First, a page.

In the family of restaurants under the Captain Cook's roof, the Whale's Tail has always seemed like the overlooked middle child. Fletcher's has an old-school clubhouse feel and the Crow's Nest is a fancy place for special occasions. The Pantry is a comfortable spot for lazy brunches with coffee and the paper. For years, the Whale's Tail had elements of all these without doing any of it well.
So I was curious to see what the Cook would do with the place when Whale's Tail underwent an identity change a few years ago. After closing for a while, the restaurant reopened and looked essentially like its old self -- wood paneling and deep booths, dated tile flooring. On closer inspection, it seemed management was trying to encourage a younger, more lively crowd: the booths were turned to face the room and the tables spread with butcher paper. A cup of crayons comes with the table so patrons can scribble during their visit. The wait staff uniform now includes black and white Converse sneakers (a seemingly cruel mandate for anyone over the age of 15 required to be on their feet for many hours).
These are superficial changes, but the Whale's Tail's new approach to up-scale and playful came through to their food and drink offerings as well.
First, there are the wine machines. To my knowledge, the Whale's Tale is the first bar in the city to install self-serve wine dispensers -- glowing, stainless steel stations that look like boozy vending machines in the starship Enterprise. But you can't just stuff it full of change and fill up; you have to first buy a wine card from the wait staff, prepaid in the amount of $10 or $25 (the card costs $1, non-refundable). Then you can choose from among dozens of bottles that dispense a 2-, 4- or 6-ounce pour. The cost per serving is based on how expensive the bottle is.
At first I thought this was a gimmicky way of using a machine for something a server would normally do, which seems pointless when you still have to go through a server to do it.
My friend with infinitely more sophisticated taste explained that the machine allowed her to try a wider selection of wines, including small increments of the bottles normally outside her price range. She bought about five 2- or 4-ounce glasses of wine to create a personalized tasting.
The menu is just a page long, and replaces the bistro-style soups and sandwiches I remember with trendy finger foods; there are the nostalgic spinoffs (deep-fried PB&J, smoked cheddar mac and cheese), the sliders (two kinds: Kobe and salmon) and an entire section devoted to "mini tacos."
We started with sesame tempura mushrooms ($10) and peppered bacon-wrapped dates ($8). The tender shiitake and oyster mushrooms were covered in a perfectly crisp, light-tasting crust. What made the dish really stand out was the three dipping sauces it came with, all of them equally satisfying. The aioli, wasabi aioli and lemon "yuzu" sauce, which tasted like a more citrusy variation of the traditional tempura dipping sauce, made it easy to eat a lot of fried mushrooms -- too easy. About 25 minutes after consuming most of a large basket, I had a stomachache and a strong urge for a nap thanks to my overindulgence.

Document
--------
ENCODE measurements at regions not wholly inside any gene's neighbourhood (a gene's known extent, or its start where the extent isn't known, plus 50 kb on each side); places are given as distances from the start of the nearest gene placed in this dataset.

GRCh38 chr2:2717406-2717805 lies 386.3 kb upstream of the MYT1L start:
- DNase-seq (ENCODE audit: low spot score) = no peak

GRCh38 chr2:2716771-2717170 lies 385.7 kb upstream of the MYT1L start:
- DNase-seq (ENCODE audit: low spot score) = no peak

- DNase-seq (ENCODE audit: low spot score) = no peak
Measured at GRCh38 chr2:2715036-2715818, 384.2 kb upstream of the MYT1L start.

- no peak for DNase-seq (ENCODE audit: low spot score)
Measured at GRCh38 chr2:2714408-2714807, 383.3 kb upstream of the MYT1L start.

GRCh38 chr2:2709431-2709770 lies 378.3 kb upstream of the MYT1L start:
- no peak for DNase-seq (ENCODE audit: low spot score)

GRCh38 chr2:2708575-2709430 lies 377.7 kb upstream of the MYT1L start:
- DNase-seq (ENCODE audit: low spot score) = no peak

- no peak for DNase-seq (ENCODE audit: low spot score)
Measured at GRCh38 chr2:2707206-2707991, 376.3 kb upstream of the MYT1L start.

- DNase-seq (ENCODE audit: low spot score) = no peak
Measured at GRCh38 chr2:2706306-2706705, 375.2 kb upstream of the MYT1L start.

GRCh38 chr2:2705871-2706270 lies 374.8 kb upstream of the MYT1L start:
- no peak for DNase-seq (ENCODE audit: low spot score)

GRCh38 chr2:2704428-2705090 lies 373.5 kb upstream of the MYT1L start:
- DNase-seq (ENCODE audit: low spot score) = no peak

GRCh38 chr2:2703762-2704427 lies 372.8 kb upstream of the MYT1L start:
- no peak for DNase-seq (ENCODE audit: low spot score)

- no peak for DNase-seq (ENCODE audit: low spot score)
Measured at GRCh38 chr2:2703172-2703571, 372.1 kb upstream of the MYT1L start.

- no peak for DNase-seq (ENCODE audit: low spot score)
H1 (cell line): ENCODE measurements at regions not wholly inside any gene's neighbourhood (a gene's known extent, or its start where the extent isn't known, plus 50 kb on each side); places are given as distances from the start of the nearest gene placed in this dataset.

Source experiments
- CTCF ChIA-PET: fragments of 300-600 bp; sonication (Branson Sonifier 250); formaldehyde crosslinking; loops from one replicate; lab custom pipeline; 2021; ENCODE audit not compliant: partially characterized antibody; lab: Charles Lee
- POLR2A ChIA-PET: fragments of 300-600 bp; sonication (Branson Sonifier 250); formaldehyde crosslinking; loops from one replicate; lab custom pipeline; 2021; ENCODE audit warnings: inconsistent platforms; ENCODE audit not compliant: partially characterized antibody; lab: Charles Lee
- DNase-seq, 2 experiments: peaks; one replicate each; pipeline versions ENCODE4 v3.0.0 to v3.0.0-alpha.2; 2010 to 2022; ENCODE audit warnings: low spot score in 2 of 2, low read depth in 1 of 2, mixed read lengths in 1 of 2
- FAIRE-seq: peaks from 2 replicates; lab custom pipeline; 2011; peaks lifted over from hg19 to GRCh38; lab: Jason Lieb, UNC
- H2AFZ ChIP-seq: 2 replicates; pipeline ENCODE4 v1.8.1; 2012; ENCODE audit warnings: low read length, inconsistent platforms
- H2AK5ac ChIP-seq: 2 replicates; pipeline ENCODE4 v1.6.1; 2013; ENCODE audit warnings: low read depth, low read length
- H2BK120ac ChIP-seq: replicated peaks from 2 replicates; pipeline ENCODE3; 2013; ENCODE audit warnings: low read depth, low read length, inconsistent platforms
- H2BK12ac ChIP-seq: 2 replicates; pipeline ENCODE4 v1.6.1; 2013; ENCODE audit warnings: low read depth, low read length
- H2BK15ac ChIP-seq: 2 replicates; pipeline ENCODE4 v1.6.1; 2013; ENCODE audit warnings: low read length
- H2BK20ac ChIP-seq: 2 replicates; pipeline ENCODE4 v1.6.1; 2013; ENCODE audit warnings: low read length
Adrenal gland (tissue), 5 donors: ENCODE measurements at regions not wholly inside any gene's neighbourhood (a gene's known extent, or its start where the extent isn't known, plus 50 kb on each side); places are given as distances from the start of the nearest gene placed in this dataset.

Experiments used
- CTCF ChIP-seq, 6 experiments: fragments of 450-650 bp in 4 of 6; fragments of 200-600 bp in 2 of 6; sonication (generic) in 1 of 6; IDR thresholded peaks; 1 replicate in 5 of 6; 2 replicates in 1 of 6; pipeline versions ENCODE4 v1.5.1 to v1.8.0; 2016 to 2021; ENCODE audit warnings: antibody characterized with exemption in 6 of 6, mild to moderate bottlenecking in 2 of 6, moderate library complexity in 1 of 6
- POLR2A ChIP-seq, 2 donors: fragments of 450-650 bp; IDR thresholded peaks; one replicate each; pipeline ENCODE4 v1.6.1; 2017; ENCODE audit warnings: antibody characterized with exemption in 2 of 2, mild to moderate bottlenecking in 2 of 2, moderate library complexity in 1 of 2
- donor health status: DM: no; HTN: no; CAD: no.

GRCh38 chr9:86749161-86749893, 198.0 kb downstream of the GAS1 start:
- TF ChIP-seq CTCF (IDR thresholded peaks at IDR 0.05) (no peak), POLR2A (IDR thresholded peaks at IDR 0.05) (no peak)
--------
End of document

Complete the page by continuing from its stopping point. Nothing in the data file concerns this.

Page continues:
The bacon-wrapped dates were about the size and color of black olives. While the raspberry and stone fruit relish the dates were served with didn't really make an impression, we enjoyed how the crunchy, savory shell delayed the intense sweetness of the soft dates.
Encouraged by the dishes thus far, I looked forward to our braised short-rib mini tacos ($12), which arrived on a plate shaped like an accordion file. The hard-shell tacos were wrapped in small tortillas, which kept them from shattering all over my lap. The meat was tender and topped with an unusual but pleasantly tangy dab of whipped goat cheese. Unfortunately, the tacos were quite bland overall, though once I went off-menu and doused them with the aioli and yuzu sauce from the tempura mushrooms, I happily polished them off.
My friend ordered an Alaska winter salad, which was an unusually beautiful arrangement of the usual berry/nut/feta green salad. The salad is served with a "bourbon vanilla vinaigrette" that somehow tasted like frosting, and made this the closest to a dessert green salad I've sampled.
But we like our desserts on the unhealthy side as well, and asked what sweets the Whale's Tail had to offer. The chocolate souffle ($6) didn't resemble a souffle so much as an especially dense chocolate cake, topped with a luxuriant scoop of chocolate ice cream and a berry drizzle. I'm a sucker for sweets that are combined with something salty, so I loved the vanilla pot de creme ($6) mostly because of the salty caramel drizzle on top of the rich, sweet custard.
About this time we realized that the bar had filled up with people. There was a DJ playing music, groups of young women with shiny hair and tall boots and groups of young men checking them out. Perhaps Whale's Tail has succeeded in becoming a new pick-up scene for the 20-something set after all -- it's as if the middle child went off to college and came back with a trendier wardrobe and updated tastes, looking to take downtown by storm.
By Victoria Barber